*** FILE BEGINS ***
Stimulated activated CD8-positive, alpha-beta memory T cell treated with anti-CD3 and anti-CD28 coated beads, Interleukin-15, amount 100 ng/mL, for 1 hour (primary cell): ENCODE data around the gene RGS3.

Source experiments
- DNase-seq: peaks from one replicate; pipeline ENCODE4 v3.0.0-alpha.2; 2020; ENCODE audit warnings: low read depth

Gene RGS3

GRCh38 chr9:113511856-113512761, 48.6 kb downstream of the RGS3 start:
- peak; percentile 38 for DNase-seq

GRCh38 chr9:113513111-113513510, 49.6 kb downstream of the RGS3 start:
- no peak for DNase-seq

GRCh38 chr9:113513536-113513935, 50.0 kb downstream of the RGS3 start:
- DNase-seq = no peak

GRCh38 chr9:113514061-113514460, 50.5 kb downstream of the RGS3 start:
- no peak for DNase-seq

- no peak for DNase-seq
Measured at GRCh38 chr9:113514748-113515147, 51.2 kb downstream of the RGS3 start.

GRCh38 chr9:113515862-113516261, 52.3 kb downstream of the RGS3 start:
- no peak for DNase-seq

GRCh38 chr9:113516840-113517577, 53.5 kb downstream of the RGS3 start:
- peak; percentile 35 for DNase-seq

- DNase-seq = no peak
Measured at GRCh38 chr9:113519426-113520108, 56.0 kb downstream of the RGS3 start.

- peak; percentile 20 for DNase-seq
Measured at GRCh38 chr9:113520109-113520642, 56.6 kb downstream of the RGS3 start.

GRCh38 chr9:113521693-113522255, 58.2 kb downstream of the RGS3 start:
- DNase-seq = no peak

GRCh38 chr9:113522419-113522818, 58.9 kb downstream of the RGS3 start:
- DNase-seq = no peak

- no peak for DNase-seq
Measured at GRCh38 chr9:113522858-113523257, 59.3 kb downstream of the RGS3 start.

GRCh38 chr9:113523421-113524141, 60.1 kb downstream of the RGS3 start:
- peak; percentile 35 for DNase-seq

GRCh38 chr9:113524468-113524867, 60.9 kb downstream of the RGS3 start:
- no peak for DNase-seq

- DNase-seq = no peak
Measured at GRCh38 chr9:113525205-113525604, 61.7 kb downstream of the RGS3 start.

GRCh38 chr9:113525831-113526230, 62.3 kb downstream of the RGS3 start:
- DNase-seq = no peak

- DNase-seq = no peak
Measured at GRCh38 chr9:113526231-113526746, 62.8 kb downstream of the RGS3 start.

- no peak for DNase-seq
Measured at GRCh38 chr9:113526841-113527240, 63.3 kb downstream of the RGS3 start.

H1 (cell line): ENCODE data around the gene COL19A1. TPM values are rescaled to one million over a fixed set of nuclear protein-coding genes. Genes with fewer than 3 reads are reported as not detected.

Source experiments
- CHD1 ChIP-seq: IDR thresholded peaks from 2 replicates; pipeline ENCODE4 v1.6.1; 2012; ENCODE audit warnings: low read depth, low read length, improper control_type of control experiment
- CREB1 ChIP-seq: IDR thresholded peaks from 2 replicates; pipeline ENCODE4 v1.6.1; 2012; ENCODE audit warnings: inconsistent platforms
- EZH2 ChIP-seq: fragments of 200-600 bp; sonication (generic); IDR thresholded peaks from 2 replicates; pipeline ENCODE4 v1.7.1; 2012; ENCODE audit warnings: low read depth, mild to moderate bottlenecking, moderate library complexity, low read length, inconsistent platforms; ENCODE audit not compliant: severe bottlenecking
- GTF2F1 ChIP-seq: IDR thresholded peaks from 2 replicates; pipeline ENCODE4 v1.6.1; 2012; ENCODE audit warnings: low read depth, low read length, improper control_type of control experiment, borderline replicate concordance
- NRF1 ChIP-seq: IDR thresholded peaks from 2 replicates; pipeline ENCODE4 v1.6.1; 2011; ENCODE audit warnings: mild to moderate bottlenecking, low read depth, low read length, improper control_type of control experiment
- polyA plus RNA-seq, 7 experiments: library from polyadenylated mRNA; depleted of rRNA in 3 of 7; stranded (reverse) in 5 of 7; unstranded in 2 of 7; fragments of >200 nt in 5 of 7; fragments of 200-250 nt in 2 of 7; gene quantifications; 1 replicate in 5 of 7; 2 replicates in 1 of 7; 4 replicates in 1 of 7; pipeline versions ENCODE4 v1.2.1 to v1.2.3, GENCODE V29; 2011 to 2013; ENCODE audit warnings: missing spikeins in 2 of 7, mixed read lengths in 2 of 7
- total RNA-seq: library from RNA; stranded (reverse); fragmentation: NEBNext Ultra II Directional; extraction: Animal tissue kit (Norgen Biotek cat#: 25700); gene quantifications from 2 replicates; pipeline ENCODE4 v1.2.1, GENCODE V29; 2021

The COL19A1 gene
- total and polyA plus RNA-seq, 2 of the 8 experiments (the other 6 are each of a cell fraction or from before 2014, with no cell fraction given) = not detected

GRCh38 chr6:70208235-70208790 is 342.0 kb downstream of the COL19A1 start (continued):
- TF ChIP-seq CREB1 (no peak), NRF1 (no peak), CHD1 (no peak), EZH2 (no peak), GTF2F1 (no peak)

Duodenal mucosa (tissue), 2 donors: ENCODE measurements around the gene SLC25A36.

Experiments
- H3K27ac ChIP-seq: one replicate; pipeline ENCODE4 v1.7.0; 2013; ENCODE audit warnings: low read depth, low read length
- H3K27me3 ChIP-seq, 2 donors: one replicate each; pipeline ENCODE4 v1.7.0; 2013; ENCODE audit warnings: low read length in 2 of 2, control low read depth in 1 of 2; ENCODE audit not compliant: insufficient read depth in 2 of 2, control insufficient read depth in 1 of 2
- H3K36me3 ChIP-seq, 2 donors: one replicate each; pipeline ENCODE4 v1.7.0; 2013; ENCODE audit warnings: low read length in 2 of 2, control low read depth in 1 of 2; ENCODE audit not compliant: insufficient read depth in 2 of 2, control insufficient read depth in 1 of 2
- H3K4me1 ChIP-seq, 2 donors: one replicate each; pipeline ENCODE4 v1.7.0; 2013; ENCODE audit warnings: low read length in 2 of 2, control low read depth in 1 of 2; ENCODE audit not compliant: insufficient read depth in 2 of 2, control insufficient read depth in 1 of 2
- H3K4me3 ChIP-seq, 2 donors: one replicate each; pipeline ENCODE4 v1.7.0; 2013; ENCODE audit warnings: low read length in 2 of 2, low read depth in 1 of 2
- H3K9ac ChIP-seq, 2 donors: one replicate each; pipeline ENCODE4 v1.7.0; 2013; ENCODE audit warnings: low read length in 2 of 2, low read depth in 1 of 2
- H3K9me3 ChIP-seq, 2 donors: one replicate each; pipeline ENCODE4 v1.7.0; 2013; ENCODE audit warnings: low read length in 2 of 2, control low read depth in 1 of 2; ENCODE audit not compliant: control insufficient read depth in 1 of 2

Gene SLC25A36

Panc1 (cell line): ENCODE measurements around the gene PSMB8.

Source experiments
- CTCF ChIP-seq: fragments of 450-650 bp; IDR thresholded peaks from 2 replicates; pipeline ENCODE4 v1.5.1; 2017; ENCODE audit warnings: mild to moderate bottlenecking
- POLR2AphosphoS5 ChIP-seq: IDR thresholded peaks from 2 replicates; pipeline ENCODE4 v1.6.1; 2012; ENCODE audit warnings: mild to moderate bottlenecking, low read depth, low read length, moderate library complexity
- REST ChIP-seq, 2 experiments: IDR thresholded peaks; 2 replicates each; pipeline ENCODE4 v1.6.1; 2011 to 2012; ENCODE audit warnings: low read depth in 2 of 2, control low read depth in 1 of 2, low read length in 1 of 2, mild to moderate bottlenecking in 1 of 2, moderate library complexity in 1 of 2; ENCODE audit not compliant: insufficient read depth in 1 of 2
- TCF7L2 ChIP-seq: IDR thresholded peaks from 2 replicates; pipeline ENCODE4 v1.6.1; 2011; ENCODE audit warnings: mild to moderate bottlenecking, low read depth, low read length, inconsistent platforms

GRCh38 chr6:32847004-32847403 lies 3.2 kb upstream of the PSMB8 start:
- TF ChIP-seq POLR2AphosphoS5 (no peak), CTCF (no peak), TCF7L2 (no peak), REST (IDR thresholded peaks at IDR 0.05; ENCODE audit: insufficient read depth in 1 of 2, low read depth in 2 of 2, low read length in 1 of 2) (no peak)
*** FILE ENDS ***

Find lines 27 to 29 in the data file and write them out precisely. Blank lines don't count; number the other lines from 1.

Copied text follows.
- no peak for DNase-seq
Measured at GRCh38 chr9:113522858-113523257, 59.3 kb downstream of the RGS3 start.

GRCh38 chr9:113523421-113524141, 60.1 kb downstream of the RGS3 start: